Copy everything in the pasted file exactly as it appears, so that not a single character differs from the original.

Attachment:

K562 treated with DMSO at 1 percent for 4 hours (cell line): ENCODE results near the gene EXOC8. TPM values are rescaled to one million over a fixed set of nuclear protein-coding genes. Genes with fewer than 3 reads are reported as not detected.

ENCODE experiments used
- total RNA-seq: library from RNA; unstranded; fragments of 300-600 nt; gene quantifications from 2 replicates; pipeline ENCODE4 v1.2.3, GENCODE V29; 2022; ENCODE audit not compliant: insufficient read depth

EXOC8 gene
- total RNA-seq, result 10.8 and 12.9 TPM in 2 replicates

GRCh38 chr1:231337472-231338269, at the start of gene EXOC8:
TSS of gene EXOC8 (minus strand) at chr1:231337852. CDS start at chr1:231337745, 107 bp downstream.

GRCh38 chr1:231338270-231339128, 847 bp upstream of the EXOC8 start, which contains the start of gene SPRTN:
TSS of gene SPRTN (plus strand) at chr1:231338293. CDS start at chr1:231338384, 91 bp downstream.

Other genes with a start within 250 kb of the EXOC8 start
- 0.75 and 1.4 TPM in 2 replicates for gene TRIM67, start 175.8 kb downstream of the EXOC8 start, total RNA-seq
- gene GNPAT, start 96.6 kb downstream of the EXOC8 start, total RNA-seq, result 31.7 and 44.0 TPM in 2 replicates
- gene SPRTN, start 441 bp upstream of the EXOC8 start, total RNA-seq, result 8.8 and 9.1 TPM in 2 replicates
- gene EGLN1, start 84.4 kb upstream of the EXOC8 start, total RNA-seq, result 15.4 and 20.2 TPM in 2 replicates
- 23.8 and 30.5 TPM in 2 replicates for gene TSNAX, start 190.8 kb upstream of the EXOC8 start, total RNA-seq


K562 treated with DMSO at 1 percent for 4 hours (cell line): ENCODE results near the gene EXOC8. TPM values are rescaled to one million over a fixed set of nuclear protein-coding genes. Genes with fewer than 3 reads are reported as not detected.

ENCODE experiments used
- total RNA-seq: library from RNA; unstranded; fragments of 300-600 nt; gene quantifications from 2 replicates; pipeline ENCODE4 v1.2.3, GENCODE V29; 2022; ENCODE audit not compliant: insufficient read depth

EXOC8 gene
- total RNA-seq, result 10.8 and 12.9 TPM in 2 replicates

GRCh38 chr1:231337472-231338269, at the start of gene EXOC8:
TSS of gene EXOC8 (minus strand) at chr1:231337852. CDS start at chr1:231337745, 107 bp downstream.

GRCh38 chr1:231338270-231339128, 847 bp upstream of the EXOC8 start, which contains the start of gene SPRTN:
TSS of gene SPRTN (plus strand) at chr1:231338293. CDS start at chr1:231338384, 91 bp downstream.

Other genes with a start within 250 kb of the EXOC8 start
- 0.75 and 1.4 TPM in 2 replicates for gene TRIM67, start 175.8 kb downstream of the EXOC8 start, total RNA-seq
- gene GNPAT, start 96.6 kb downstream of the EXOC8 start, total RNA-seq, result 31.7 and 44.0 TPM in 2 replicates
- gene SPRTN, start 441 bp upstream of the EXOC8 start, total RNA-seq, result 8.8 and 9.1 TPM in 2 replicates
- gene EGLN1, start 84.4 kb upstream of the EXOC8 start, total RNA-seq, result 15.4 and 20.2 TPM in 2 replicates
- 23.8 and 30.5 TPM in 2 replicates for gene TSNAX, start 190.8 kb upstream of the EXOC8 start, total RNA-seq